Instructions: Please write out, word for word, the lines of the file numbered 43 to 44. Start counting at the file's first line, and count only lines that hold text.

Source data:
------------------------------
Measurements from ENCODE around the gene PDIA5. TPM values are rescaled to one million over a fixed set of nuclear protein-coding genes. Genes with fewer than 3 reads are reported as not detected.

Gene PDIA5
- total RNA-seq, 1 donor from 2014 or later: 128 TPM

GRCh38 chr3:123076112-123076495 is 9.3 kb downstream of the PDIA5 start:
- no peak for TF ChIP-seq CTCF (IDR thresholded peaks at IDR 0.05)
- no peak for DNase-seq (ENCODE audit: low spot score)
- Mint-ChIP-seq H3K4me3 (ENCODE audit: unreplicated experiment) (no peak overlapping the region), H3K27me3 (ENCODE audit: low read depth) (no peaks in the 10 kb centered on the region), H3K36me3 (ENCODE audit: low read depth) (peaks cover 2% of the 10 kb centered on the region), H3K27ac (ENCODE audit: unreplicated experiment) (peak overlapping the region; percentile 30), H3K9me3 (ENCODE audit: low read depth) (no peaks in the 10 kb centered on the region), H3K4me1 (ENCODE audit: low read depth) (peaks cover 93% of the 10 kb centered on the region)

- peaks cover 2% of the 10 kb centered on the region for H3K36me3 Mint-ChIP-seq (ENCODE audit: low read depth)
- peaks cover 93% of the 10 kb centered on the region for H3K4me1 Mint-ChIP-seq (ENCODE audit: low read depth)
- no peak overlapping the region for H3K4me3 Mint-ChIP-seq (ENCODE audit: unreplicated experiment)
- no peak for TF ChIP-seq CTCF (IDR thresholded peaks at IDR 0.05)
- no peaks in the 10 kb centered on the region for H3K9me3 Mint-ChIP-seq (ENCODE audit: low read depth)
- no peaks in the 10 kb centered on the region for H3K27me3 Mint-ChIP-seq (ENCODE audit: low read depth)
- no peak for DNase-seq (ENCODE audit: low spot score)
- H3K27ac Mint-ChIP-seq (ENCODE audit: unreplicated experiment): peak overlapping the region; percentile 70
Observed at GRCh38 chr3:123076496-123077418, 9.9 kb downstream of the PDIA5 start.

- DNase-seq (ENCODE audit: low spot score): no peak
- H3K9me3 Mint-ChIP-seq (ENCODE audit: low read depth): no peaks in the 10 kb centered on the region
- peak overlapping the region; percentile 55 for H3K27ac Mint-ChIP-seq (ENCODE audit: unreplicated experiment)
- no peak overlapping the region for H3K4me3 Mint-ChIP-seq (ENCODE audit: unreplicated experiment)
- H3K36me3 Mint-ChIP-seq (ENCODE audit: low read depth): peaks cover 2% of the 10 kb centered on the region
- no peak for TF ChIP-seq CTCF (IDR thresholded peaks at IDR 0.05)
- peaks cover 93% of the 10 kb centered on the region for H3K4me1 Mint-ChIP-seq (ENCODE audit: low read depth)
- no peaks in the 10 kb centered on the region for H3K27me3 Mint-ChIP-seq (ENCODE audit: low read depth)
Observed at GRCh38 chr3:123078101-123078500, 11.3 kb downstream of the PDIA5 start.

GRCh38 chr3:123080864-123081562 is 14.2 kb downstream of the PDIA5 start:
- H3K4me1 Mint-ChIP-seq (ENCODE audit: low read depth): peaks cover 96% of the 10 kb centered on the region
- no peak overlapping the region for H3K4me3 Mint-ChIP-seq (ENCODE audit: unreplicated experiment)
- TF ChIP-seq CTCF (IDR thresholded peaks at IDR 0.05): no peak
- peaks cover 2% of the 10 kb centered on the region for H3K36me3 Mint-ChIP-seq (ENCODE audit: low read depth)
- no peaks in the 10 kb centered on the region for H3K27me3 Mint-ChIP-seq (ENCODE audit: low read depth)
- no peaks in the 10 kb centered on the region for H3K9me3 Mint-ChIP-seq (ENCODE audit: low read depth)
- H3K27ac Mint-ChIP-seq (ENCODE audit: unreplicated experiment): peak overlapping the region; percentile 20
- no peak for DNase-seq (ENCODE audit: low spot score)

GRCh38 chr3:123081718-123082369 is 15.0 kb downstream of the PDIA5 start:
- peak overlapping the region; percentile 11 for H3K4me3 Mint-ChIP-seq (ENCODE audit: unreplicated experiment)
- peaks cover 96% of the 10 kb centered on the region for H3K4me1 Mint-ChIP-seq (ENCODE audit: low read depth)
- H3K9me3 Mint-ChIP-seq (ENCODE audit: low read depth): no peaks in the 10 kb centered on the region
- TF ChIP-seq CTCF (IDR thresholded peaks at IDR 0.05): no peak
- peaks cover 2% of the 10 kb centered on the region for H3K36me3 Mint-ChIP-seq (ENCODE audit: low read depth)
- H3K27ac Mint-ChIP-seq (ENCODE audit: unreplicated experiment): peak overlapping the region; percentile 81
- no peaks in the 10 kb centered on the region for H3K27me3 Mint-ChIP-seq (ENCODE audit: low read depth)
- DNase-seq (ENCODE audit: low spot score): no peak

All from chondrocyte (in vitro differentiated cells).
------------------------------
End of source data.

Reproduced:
- DNase-seq (ENCODE audit: low spot score): no peak

All from chondrocyte (in vitro differentiated cells).